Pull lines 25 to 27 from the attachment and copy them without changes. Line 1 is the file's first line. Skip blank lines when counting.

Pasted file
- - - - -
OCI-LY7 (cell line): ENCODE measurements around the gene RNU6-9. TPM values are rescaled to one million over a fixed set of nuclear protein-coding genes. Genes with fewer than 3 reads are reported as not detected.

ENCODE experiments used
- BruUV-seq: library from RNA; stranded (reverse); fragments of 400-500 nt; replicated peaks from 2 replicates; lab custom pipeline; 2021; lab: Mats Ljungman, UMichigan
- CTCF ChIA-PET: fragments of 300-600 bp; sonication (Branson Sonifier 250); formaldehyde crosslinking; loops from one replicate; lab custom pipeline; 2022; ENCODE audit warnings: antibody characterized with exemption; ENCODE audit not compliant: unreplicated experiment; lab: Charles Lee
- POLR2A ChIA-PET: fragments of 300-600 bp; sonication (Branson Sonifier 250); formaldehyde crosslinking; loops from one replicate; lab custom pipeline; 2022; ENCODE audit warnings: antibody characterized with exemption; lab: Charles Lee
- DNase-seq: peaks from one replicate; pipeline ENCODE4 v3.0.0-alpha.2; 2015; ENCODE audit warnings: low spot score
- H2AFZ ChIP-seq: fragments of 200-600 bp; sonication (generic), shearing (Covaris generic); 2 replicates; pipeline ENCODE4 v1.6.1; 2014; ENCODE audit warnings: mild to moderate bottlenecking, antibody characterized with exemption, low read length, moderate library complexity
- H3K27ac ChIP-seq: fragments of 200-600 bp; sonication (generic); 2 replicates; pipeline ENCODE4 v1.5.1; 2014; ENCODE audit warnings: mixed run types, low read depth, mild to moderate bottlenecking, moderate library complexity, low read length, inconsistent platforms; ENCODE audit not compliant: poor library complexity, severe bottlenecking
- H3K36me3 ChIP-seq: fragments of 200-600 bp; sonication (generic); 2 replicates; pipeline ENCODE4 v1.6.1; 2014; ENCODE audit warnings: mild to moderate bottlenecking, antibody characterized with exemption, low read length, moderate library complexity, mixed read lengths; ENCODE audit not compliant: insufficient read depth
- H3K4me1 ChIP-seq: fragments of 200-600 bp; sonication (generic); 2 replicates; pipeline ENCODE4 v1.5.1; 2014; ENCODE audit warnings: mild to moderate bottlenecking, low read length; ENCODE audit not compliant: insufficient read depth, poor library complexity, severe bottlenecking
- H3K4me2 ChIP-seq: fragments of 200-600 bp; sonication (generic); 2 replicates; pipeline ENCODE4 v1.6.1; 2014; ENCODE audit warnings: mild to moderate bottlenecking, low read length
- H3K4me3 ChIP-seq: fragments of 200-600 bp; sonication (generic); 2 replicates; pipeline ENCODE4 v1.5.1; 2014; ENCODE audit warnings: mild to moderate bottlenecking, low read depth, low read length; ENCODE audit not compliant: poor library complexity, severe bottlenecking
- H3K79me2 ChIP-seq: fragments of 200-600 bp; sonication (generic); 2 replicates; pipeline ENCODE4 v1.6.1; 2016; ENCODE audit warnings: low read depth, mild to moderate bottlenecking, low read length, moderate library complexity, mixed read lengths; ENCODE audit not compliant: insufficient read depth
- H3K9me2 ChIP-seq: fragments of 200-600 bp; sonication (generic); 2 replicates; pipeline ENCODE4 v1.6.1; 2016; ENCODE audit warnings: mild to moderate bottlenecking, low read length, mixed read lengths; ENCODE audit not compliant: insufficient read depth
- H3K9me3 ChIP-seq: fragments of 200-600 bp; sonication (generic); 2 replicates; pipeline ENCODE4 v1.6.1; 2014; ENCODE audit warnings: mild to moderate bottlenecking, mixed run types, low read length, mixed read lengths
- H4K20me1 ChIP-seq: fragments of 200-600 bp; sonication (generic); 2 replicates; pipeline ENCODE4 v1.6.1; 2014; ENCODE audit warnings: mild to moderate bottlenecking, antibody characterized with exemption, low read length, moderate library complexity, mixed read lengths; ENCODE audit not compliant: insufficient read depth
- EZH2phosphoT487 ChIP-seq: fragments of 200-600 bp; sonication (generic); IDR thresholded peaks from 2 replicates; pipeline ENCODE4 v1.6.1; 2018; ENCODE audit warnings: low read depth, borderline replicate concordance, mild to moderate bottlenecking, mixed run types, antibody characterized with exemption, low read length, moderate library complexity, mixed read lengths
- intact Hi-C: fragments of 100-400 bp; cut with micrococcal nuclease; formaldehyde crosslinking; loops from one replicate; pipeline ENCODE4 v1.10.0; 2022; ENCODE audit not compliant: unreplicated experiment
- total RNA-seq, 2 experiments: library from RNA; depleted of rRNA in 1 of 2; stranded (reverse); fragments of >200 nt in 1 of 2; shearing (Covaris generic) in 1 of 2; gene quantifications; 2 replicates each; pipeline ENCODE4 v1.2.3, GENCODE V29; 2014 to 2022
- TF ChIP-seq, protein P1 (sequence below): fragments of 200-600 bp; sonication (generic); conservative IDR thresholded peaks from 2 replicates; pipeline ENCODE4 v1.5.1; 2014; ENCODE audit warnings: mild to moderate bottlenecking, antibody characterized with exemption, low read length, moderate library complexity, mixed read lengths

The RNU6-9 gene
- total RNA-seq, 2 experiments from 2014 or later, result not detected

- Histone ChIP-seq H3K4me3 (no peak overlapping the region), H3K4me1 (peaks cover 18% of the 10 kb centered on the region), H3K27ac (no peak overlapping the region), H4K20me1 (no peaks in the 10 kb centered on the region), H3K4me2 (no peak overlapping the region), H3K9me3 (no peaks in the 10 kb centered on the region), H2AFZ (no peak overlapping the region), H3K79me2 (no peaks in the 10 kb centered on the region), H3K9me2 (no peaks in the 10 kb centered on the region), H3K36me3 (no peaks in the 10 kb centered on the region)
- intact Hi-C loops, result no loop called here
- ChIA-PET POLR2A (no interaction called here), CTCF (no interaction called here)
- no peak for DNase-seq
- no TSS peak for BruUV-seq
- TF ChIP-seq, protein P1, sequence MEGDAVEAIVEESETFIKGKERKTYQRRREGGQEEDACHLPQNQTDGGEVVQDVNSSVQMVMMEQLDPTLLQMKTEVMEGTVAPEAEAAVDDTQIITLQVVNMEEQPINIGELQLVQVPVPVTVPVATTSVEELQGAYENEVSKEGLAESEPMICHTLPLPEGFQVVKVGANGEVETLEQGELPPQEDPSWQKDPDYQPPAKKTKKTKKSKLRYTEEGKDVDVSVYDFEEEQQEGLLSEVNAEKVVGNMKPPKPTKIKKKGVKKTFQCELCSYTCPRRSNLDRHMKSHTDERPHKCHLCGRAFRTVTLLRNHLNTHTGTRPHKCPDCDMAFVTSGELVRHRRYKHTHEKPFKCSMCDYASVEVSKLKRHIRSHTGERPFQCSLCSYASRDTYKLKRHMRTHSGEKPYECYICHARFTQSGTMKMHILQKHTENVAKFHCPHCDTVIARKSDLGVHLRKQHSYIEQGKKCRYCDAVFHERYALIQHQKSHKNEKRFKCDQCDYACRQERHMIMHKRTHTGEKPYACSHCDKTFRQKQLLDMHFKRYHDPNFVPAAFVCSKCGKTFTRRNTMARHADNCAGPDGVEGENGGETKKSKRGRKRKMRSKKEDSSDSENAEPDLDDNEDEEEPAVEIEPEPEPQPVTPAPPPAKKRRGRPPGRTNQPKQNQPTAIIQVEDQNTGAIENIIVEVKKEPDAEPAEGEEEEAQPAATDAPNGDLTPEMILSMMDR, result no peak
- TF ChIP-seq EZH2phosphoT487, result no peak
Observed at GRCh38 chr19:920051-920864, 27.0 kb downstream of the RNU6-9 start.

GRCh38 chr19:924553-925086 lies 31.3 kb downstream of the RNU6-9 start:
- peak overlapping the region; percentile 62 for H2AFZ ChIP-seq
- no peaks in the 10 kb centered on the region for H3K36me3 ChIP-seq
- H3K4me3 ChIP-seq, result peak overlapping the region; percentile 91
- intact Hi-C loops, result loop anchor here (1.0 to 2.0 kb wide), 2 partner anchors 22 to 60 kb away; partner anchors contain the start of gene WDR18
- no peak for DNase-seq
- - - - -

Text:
- ChIA-PET POLR2A (no interaction called here), CTCF (no interaction called here)
- no peak for DNase-seq
- no TSS peak for BruUV-seq